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I think certainly the pickup in business is being driven by the industry fundamentals. I would just like to remind you that in the first half of calendar 2019 because of the inventory that the customers have built or had built up the demand to the producers was low yet the end-market demand for all applications continue to be robust. And now as the customers have worked down their inventory to normal levels, the demand is coming back to the producers. And as a result, you saw in our calendar Q, I mean, fiscal Q4 results our strong growth in DRAM bit as well as NAND. And second half is the demand is back, the customer demand is back, and yes, there may be some level of inventory build in China due to the reasons that I've mentioned by certain customers, but I'll tell you that we do not think that, that inventory build is anywhere close to the kind of inventory build that had gone on in the second half of last year. So nowhere materially close to that level.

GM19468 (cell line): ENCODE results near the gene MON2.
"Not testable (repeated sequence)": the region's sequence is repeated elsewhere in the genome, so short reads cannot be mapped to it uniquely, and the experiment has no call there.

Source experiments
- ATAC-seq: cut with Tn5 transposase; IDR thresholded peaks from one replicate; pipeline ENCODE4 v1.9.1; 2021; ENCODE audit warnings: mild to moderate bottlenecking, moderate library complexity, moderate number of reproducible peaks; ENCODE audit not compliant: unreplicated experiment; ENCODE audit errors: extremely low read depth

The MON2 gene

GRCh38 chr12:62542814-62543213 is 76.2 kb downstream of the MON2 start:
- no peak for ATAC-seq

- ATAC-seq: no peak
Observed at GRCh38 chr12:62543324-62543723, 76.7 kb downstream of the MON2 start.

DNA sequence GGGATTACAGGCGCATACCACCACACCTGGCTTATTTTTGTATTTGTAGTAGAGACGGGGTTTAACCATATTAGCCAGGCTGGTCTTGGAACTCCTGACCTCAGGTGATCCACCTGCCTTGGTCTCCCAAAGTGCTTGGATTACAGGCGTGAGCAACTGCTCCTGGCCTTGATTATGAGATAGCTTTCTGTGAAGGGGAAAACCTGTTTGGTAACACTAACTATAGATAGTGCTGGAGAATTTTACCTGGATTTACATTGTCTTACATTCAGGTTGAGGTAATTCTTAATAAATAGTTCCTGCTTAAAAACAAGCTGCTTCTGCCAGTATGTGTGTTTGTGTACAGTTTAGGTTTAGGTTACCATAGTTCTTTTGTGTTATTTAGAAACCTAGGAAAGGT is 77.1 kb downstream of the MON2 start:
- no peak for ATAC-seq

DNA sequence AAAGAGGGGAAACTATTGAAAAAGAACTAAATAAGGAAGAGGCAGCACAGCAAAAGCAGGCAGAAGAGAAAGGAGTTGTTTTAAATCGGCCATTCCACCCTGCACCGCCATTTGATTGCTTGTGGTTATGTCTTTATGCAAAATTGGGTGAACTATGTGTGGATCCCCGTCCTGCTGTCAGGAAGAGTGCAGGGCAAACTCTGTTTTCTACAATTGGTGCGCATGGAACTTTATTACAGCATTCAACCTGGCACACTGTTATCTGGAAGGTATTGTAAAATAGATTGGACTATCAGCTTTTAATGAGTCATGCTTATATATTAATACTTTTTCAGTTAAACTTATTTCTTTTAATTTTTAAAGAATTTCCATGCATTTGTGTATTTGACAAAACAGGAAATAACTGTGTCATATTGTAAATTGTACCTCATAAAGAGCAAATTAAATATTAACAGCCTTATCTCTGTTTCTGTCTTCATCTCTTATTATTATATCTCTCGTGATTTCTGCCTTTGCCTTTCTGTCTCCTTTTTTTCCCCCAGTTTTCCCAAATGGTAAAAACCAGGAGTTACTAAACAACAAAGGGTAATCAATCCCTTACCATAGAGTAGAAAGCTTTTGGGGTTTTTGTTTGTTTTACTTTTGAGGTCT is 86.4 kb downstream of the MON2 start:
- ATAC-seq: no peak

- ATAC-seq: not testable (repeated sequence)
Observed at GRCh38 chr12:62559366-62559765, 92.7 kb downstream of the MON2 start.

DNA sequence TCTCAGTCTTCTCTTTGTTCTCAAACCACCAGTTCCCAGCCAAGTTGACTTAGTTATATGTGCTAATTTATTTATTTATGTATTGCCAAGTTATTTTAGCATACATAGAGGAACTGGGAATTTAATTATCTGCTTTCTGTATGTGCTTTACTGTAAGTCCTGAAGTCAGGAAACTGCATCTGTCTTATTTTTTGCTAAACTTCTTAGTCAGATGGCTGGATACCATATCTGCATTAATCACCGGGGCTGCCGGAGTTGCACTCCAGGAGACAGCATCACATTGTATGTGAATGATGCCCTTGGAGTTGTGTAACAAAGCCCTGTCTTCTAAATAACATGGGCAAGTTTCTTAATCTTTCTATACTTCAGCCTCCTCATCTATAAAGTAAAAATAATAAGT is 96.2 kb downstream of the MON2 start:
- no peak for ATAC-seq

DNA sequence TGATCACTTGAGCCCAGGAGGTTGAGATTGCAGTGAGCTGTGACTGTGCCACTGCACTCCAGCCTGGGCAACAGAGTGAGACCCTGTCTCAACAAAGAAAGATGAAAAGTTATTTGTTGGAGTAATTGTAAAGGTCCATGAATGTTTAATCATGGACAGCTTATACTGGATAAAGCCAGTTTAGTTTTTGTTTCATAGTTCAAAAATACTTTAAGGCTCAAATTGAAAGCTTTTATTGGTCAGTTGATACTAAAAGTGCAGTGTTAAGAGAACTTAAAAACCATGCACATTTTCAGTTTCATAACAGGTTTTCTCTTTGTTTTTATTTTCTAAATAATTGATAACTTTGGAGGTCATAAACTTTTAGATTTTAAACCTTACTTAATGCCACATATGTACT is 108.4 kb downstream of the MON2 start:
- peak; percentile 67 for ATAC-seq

So overall, the industry environment in terms of demand return is certainly solid. Certainly, in DRAM, there is still some supply, excess supply with the producers, but the inventory is improving fast. We talked about our inventory actually improving faster than what we perhaps anticipated some time ago and overall we even see some shortages in some leading-edge products, particularly on the DRAM side.

So overall, we think that industry inventory at the producers is being consumed at a rapid clip. The demand trends are back to normal levels. And especially when you look at the trends of through next year, 5G, you look at smartphone average capacities continuing to increase, both for NAND and DRAM, and cloud demand drivers continuing to be solid, new platforms, new CPU architectures being used that allow greater use and higher use of DRAM capacities as well as there are applications driving more DRAM and NAND. So the demand trends, when I look at 2020, I believe that the industry demand/supply environment will be in a lot healthier place. Yes, maybe calendar Q1 may have some cyclicality, but the industry fundamentals overall from demand/supply point of view I think in 2020 will be in a much healthier place.